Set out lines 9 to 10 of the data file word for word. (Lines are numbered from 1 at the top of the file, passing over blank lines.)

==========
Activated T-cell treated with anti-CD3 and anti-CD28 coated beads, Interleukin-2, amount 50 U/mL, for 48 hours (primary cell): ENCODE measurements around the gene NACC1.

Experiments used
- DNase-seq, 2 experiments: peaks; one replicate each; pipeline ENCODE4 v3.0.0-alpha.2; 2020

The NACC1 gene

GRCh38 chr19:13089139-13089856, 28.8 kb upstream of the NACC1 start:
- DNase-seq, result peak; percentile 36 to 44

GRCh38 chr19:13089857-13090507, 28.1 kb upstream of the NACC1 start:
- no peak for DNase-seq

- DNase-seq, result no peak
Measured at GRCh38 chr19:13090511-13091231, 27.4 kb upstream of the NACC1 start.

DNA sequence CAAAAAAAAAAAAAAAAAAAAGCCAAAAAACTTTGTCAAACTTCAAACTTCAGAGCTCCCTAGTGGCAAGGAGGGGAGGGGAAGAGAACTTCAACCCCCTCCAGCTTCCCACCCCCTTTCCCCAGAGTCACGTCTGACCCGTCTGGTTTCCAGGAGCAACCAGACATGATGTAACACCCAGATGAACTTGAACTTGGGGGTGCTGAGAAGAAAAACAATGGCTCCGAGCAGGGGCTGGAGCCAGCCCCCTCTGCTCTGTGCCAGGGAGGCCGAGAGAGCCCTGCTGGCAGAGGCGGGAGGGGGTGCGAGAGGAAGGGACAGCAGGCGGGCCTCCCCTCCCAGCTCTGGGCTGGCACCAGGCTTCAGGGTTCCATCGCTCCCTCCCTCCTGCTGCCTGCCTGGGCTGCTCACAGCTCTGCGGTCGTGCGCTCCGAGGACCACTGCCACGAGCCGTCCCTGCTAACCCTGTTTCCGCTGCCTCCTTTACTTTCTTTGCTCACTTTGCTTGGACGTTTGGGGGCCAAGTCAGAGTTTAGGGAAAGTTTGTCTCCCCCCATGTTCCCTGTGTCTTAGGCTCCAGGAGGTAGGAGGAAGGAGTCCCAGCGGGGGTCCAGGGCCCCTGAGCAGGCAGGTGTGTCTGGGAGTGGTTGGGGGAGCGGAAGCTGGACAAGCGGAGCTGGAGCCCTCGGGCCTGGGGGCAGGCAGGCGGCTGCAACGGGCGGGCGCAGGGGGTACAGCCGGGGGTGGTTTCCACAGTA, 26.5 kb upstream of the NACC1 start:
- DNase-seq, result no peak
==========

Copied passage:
- DNase-seq, result no peak
Measured at GRCh38 chr19:13090511-13091231, 27.4 kb upstream of the NACC1 start.